Physical sciences, Earth sciences

Cost-effective and safe hydrogen storage

On-board storage of compressed hydrogen gas (CGH2) is a key enabler of hydrogen and fuel cell technologies. Lowering the cost of the required tanks while enhancing their performance will support widespread uptake and greener automotive transport.

H2 has the highest energy per mass of any fuel, but it has a low density at ambient temperature, making compression necessary for automotive utility. CGH2 tank technology is mature and well established in terms of engineering considerations. Current research is focused on optimising parameters such as pressure, weight, volume and cost to make the technology attractive. In addition, current CGH2 tank manufacturing capabilities cannot meet the large-scale production requirements of the automotive sector.

Cost is largely linked to the cost of the carbon fibres used for composite reinforcement in the tanks. Decreasing costs must be balanced against required high pressure and safety constraints that currently dictate thickness specifications. With EU support of the project COPERNIC (Cost & performances improvement for CGH2 composite tanks), scientists are improving composite quality while increasing manufacturing productivity for enhanced performance at a lower cost. They are targeting a full-scale demonstration of a pilot manufacturing line together with a technoeconomic analysis.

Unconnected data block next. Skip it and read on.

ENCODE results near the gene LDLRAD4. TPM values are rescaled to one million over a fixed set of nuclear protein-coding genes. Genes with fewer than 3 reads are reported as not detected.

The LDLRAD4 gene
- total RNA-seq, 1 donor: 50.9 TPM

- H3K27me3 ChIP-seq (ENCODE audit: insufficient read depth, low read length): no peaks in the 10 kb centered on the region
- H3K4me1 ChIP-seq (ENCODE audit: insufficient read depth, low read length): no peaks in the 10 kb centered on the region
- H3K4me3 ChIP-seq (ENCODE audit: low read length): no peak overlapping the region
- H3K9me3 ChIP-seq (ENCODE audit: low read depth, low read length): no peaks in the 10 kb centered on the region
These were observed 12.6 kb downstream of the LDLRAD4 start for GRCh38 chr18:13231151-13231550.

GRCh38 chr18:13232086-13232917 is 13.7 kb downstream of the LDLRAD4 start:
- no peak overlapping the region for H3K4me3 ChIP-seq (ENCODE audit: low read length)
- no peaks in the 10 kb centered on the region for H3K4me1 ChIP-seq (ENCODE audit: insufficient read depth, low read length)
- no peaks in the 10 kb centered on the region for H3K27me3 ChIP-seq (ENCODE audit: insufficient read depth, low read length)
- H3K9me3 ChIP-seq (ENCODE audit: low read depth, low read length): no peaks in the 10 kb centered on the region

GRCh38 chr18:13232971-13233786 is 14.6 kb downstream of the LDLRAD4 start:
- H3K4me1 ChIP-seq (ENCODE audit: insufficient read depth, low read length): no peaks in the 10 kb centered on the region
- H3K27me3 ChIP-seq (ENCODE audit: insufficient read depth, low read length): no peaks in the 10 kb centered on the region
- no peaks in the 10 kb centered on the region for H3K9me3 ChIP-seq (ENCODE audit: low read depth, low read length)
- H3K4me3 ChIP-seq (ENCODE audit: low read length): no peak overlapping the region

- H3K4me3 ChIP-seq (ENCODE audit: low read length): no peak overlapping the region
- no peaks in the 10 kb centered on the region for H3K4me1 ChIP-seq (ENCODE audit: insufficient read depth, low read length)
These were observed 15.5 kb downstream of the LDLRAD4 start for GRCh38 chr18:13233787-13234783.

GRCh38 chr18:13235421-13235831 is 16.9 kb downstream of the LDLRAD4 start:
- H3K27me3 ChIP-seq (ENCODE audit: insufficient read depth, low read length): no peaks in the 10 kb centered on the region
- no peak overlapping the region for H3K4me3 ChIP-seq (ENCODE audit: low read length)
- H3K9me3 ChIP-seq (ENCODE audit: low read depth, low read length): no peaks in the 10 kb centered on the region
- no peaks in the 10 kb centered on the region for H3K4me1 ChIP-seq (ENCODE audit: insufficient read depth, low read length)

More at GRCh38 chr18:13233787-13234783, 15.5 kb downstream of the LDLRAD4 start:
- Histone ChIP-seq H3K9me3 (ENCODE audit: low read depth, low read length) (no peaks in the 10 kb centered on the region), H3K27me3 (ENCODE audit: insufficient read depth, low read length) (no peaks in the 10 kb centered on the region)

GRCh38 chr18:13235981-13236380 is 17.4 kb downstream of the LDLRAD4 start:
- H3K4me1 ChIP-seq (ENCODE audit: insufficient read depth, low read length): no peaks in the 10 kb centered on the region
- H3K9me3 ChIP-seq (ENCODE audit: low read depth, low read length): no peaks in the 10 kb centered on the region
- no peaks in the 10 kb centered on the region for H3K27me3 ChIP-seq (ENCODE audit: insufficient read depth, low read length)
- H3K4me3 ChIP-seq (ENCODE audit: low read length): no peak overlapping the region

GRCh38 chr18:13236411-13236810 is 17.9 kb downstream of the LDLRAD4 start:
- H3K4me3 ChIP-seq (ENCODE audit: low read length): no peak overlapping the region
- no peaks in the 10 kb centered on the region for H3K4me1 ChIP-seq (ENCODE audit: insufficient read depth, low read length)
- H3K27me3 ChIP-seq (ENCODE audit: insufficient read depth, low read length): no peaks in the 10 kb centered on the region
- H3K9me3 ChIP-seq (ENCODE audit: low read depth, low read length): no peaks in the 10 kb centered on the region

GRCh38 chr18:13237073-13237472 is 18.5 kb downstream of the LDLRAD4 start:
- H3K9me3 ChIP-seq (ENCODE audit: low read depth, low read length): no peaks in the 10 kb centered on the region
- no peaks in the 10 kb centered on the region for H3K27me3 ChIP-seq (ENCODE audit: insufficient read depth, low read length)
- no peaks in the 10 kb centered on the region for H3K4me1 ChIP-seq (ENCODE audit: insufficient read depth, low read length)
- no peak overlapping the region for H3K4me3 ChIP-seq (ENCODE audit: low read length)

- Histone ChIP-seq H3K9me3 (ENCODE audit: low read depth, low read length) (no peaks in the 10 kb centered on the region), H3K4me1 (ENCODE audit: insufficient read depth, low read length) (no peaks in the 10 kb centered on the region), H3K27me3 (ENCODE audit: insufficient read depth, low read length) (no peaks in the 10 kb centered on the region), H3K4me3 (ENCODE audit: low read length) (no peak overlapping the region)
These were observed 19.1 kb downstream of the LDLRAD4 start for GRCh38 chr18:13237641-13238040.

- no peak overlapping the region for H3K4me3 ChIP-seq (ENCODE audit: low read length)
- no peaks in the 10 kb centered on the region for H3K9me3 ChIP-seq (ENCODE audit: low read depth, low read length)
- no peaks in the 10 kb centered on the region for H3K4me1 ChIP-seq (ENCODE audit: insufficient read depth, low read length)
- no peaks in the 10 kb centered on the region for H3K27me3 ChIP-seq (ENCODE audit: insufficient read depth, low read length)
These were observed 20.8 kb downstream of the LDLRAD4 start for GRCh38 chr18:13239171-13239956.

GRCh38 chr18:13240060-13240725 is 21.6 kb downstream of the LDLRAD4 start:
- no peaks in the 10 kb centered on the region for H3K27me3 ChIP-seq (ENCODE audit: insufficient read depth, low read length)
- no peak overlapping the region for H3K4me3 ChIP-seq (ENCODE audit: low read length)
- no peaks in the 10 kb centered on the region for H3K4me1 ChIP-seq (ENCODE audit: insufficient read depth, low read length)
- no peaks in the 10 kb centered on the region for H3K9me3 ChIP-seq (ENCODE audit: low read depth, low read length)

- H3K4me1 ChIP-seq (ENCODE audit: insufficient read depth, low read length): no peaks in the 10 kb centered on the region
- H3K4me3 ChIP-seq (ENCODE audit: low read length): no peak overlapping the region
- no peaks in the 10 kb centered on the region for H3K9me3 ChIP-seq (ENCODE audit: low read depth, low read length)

Researchers have obtained improved materials samples and are currently testing them for physicochemical parameters, mechanical properties and processability. In addition, the team conducted a survey of state-of-the-art structural health monitoring technology and has defined the diagnostic strategy to be pursued. The goal is to quantify the potential and limitations of embedded optical fibre strain transducers to monitor the integrity of the high-pressure tanks.

Scientists are also optimising the filament winding fabrication technique commonly used to produce composite pressure vessels or tanks with a focus on speed and quality. Certain enhancements are currently being evaluated in the pilot line. Multiscale models based on the composite architecture and materials associated with the reference tank are being used to optimise designs and composite formulations. Several reference tanks have been manufactured and characterised. Finally, in preparation for assessment of the new technologies, test protocols and criteria have been defined.

COPERNIC scientists plan to significantly reduce the cost of CGH2 tanks while enhancing their performance via innovative materials, architectures and manufacturing solutions. Encouraging market uptake of fuel cells for automotive applications will have important benefits for the EU economy, consumers and the environment.

Source: © European Union, CORDIS,
last modification: 2016-01-26 10:18:47